Naming the devils within us
March 30, 2003

Al Cariño
4th Sunday in Lent
Reproduced with Permission

Nowadays, we often hear of the "liberated" woman who when she gets pregnant out of wedlock says, "Why won't I have an abortion? It is my body and I decide what I do with it." True, the woman has the right to self-determination. But so has the unborn child. Her right to self determination does not include the right to destroy the life in her womb.

We also hear of the woman who resents or is even angry at her mother-in-law. When asked why, she answers, "My husband confides more to his mother than to me." For her, her mother-in-law has become the "other woman" in her husband's life. Thus she feels insecure and jealous. Yet unknown to her, she may have brought this upon herself because when her husband confided some things to her in the past, she immediately went ballistic. Her husband was left without a choice except to open his heart out to his mother.

When something goes wrong, we often resort to rationalizations as in the case of the "liberated" woman. Or we attribute wrong motives as in the case of the "jealous" wife. In short, we tend to blame everyone and everything else except ourselves. Yet what is often wrong with us lies in our failure to name what we may call the "devils" within us. Failure to do so keeps us in the dark, not knowing what is wrong with us and therefore unable to confront it effectively.

The story of Nicodemus (Jn. 3:14-21) is one such example, though to a lesser degree. He was a teacher, a Pharisee and a member of the Jewish ruling council. He had heard a lot about Jesus, that He was a good man, that people lapped up every word He uttered. Miracles were even attributed to Him. Despite these, there was growing opposition to Him from among his associates, specially his fellow Pharisees. It was perhaps in order to serve as a bridge between Jesus and the Pharisees that he went to see Jesus one evening. His opening statement was quite indicative: "Rabbi, we know that you are a teacher who has come from God, for no one can do these signs that you are doing unless God is with him."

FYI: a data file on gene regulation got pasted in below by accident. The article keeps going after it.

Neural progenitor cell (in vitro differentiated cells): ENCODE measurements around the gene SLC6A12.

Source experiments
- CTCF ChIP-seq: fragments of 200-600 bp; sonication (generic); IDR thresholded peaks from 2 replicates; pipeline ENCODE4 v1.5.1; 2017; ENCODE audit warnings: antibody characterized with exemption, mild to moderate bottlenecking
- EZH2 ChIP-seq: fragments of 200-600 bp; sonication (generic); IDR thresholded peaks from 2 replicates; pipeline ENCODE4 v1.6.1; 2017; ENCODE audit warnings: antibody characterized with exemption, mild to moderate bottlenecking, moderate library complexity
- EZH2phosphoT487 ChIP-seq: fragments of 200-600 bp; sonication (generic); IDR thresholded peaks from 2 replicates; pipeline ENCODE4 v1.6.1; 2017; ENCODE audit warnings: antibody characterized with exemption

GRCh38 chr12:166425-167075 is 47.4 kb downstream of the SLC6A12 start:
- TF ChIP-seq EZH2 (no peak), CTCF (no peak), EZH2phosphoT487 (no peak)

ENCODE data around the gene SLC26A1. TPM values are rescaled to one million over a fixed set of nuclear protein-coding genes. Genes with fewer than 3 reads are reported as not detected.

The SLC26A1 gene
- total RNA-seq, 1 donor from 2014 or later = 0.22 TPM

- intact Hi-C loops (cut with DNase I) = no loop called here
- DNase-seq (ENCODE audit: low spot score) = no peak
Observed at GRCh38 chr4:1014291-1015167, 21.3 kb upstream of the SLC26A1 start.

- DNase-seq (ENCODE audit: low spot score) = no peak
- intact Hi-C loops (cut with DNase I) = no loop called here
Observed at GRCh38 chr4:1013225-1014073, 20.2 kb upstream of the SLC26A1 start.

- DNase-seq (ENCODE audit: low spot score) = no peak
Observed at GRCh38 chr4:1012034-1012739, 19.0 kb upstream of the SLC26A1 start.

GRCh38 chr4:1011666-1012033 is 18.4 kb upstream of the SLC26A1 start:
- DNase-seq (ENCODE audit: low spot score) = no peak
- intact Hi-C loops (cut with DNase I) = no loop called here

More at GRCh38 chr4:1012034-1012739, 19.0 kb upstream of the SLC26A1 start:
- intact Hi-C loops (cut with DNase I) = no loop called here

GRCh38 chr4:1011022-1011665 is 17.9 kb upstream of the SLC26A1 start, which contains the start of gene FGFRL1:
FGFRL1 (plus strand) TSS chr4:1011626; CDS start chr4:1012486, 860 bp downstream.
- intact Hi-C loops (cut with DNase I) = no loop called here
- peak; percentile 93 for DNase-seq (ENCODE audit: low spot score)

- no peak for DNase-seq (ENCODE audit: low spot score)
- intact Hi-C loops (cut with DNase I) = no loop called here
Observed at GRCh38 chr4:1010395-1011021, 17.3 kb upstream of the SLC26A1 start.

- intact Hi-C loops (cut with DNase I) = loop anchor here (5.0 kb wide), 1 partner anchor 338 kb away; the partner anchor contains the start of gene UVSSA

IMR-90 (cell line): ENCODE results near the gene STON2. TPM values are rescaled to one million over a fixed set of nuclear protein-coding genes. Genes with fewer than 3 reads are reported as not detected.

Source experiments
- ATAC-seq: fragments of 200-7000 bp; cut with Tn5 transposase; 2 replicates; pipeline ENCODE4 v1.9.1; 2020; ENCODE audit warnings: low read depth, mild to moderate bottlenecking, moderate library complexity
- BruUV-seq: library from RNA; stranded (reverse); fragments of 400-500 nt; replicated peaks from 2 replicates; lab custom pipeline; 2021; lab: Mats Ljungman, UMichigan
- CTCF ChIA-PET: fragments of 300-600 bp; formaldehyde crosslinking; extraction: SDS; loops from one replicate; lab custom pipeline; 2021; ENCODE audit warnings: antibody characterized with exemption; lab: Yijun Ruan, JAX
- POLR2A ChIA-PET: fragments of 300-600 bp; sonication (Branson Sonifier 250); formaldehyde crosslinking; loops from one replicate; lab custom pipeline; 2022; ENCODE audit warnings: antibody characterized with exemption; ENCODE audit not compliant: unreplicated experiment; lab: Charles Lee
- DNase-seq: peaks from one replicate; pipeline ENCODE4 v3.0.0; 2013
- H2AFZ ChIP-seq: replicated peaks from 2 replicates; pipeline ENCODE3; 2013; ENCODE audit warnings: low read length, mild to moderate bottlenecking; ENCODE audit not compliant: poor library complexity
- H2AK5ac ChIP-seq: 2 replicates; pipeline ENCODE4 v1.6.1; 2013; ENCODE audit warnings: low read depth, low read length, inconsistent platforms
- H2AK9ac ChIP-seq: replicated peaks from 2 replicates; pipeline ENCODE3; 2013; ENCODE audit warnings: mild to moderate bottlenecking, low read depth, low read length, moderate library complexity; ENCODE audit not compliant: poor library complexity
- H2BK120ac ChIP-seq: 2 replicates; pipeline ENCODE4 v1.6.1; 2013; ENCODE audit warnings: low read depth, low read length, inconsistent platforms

The reply of Jesus must have caught Nicodemus flatfooted. He talked about "being born from above" if one were to "see the kingdom of God." Puzzled, Nicodemus asked, "How can a person once grown old be born again?" Nicodemus had now deviated from his original purpose. Still talking in the same vein Jesus added, "No one can enter the kingdom of God without being born of water and Spirit."

Nicodemus went to Jesus with an agenda. But Jesus had one, too -- a more important one. And when He presented it to Nicodemus, all he could do was ask clarificatory questions. Which Jesus accommodated. Thus Jesus was able to add that being "born of water and Spirit" would come after He had been "lifted up," namely, after being raised from the dead following His passion and death.

Nicodemus came out of that brief encounter with Jesus a new man. Jesus accomplished this by making Nicodemus realize that there were things more important than his narrow concern. His openness to and acceptance of what Jesus said enabled him to name his "devil" and effectively confront it, leading to his rebirth.

The rebirth of Nicodemus, which was really an entering into a personal relationship with Jesus, can also happen to us. Jesus desperately wants this for our good. He told us why: "God so loved the world that he gave his only Son, so that everyone who believes in him might not perish but might have eternal life." The price Jesus paid for this? His being "lifted up" after His passion and death.

If we but let Jesus, He will help us name and overcome our "devils". Which are ultimately grounded on our self-centredness, our pride.

But we often do not let Him. Jesus gives us the reason: "Light came into the world, but people preferred darkness to light." Instead of making Jesus and His love for us the center of our lives, we busy ourselves with so many other things. With Jesus out of our lives, we live in darkness.

How can we get out of the darkness into the light, into the way to eternal life? In other words, how are we to name the "devils" in us which hold us back from God?

As we know, Lent is a time for self-denial -- which primarily is the giving up of the self -- our self-will, self-seeking and self-centredness. Self-denial makes us choose God over self.

Lent is also a time for prayer. One very helpful way to do this is to read the Word of God, specially the gospels. As we read them, let us spend time in silent reflection thus allowing Him to address us directly, to talk to us about His concerns. Then we will realize that His concerns are really those that are best for us -- scatter the darkness from our lives by helping us name our "devils" and allow ourselves to be reborn -- as Nicodemus did.